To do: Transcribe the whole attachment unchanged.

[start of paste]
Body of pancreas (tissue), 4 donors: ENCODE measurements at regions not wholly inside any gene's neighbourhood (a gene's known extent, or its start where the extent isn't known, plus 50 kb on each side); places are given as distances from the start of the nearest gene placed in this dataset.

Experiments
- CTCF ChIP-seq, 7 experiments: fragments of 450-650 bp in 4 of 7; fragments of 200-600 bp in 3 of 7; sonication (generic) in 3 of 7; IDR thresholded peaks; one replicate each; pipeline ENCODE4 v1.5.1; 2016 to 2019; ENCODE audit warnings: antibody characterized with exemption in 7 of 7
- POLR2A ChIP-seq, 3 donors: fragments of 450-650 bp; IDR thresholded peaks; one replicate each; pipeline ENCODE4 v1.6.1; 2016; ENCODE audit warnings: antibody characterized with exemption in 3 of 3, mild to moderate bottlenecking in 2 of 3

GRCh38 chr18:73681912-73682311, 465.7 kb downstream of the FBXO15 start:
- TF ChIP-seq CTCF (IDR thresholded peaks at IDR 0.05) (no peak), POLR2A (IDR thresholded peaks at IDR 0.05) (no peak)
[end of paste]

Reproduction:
Body of pancreas (tissue), 4 donors: ENCODE measurements at regions not wholly inside any gene's neighbourhood (a gene's known extent, or its start where the extent isn't known, plus 50 kb on each side); places are given as distances from the start of the nearest gene placed in this dataset.

Experiments
- CTCF ChIP-seq, 7 experiments: fragments of 450-650 bp in 4 of 7; fragments of 200-600 bp in 3 of 7; sonication (generic) in 3 of 7; IDR thresholded peaks; one replicate each; pipeline ENCODE4 v1.5.1; 2016 to 2019; ENCODE audit warnings: antibody characterized with exemption in 7 of 7
- POLR2A ChIP-seq, 3 donors: fragments of 450-650 bp; IDR thresholded peaks; one replicate each; pipeline ENCODE4 v1.6.1; 2016; ENCODE audit warnings: antibody characterized with exemption in 3 of 3, mild to moderate bottlenecking in 2 of 3

GRCh38 chr18:73681912-73682311, 465.7 kb downstream of the FBXO15 start:
- TF ChIP-seq CTCF (IDR thresholded peaks at IDR 0.05) (no peak), POLR2A (IDR thresholded peaks at IDR 0.05) (no peak)